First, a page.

9.11. Combo Box

The combo box is another fairly simple widget that is really just a collection of other widgets. From the user's point of view, the widget consists of a text entry box and a pull down menu from which the user can select one of a set of predefined entries. Alternatively, the user can type a different option directly into the text box.

The Combo Box has two principal parts that you really care about: an entry and a list. These are accessed using the attributes:
 
    combo.entry
    combo.list

First off, to create a combo box, use:
 
    combo = GtkCombo()

Now, if you want to set the string in the entry section of the combo box, this is done by manipulating the entry widget directly:
 
    combo.entry.set_text("My String.")

To set the values in the popdown list, one uses the method:
 
    combo.set_popdown_strings(strings)

Before you can do this, you have to assemble a list of the strings that you want.

Here's a typical code segment for creating a set of options:
 
    slist = [ "String 1", "String 2", "String 3", "String 4" ]

    combo.set_popdown_strings(slist)

At this point you have set up a working combo box. There are a few aspects of its behavior that you can change. These are accomplished with the methods:
 
    combo.set_use_arrows(val)

    combo.set_use_arrows_always(val)

    combo.set_case_sensitive(val)

The set_use_arrows() method lets the user change the value in the entry using the up/down arrow keys when val is set to TRUE. This doesn't bring up the list, but rather replaces the current text in the entry with the next list entry (up or down, as your key choice indicates). It does this by searching in the list for the item corresponding to the current value in the entry and selecting the previous/next item accordingly. Usually in an entry the arrow keys are used to change focus (you can do that anyway using TAB). Note that when the current item is the last of the list and you press arrow-down it changes the focus (the same applies with the first item and arrow-up).

If the current value in the entry is not in the list, then the set_use_arrows() method is disabled.

The set_use_arrows_always() method, when val is TRUE, similarly allows the use the the up/down arrow keys to cycle through the choices in the dropdown list, except that it wraps around the values in the list, completely disabling the use of the up and down arrow keys for changing focus.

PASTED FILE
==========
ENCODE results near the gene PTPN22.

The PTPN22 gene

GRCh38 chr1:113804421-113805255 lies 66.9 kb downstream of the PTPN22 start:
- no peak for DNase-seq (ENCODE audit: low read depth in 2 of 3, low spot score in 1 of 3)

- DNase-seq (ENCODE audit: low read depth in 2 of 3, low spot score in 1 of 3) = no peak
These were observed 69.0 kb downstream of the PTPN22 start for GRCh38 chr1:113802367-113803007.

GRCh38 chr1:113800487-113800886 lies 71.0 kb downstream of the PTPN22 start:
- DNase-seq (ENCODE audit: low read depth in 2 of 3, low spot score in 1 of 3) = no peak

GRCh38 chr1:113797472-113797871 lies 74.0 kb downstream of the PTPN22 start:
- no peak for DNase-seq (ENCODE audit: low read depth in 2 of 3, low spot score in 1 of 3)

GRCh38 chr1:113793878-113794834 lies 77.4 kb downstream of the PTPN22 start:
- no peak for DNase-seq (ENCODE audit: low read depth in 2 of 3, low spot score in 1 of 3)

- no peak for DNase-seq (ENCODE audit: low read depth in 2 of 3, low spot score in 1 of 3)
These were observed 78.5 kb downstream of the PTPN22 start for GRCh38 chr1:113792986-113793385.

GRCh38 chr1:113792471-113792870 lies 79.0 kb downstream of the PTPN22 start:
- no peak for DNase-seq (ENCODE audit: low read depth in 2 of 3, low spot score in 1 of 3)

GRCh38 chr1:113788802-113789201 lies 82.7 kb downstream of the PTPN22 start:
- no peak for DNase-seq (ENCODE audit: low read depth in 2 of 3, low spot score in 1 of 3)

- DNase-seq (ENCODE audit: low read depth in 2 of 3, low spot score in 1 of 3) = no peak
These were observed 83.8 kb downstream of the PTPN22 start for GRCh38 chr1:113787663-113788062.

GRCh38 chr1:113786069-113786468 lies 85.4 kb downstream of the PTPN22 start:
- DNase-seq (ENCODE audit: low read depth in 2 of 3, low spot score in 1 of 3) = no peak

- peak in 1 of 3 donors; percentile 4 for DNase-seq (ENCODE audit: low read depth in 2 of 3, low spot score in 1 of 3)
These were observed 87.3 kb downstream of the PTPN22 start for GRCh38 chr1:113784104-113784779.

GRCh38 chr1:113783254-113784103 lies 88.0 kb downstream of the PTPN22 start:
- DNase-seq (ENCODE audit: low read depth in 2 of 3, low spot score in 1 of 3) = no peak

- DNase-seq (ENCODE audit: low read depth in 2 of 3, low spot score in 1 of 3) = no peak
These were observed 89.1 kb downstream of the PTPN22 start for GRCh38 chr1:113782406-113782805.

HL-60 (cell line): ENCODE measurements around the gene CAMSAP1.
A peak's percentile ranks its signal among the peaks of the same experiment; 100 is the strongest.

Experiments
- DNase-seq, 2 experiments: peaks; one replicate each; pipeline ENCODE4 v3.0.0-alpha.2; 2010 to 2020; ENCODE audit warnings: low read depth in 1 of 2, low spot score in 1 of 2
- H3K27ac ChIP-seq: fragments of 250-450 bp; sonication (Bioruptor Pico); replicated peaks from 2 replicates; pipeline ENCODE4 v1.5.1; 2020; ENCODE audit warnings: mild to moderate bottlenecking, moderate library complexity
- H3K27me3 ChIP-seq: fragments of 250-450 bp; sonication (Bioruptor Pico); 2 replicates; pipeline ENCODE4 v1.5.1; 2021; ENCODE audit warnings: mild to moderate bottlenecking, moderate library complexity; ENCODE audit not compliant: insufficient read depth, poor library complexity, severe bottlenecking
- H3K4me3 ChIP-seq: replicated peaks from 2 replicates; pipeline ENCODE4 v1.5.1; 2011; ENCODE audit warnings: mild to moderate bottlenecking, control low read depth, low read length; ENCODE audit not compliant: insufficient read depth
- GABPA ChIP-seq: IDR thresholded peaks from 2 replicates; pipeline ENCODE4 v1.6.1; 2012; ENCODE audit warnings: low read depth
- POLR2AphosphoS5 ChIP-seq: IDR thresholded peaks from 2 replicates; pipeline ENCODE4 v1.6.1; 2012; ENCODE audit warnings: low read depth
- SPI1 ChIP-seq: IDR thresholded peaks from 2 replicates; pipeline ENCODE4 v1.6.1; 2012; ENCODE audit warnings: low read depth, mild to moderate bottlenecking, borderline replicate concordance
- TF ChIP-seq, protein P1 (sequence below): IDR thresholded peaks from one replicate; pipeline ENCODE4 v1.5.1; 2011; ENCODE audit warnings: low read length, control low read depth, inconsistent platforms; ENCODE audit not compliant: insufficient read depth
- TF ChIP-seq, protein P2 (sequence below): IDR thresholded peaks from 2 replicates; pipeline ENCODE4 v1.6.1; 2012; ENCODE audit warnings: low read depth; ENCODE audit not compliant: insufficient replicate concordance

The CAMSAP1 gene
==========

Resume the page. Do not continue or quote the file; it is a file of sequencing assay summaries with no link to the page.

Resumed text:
The set_case_sensitive() method toggles whether or not GTK searches for entries in a case sensitive manner. This is used when the Combo widget is asked to find a value from the list using the current entry in the text box. This completion can be performed in either a case sensitive or insensitive manner, depending upon the setting of this method. The Combo widget can also simply complete the current entry if the user presses the key combination MOD-1 and "Tab". MOD-1 is often mapped to the "Alt" key, by the xmodmap utility. Note, however that some window managers also use this key combination, which will override its use within GTK.

Now that we have a combo box, tailored to look and act how we want it, all that remains is being able to get data from the combo box. This is relatively straightforward. The majority of the time, all you are going to care about getting data from is the entry. The entry is accessed simply as combo.entry. The two principal things that you are going to want to do with it are attach to the activate signal, which indicates that the user has pressed the Return or Enter key, and read the text. The first is accomplished using something like:
 
    combo.entry.connect("activate", my_callback, my_data)

Getting the text at any arbitrary time is accomplished by simply using the entry method:
 
    string = combo.entry.get_text()

That's about all there is to it. There is a method:
 
    combo.disable_activate()

that will disable the activate signal on the entry widget in the combo box. Personally, I can't think of why you'd want to use it, but it does exist.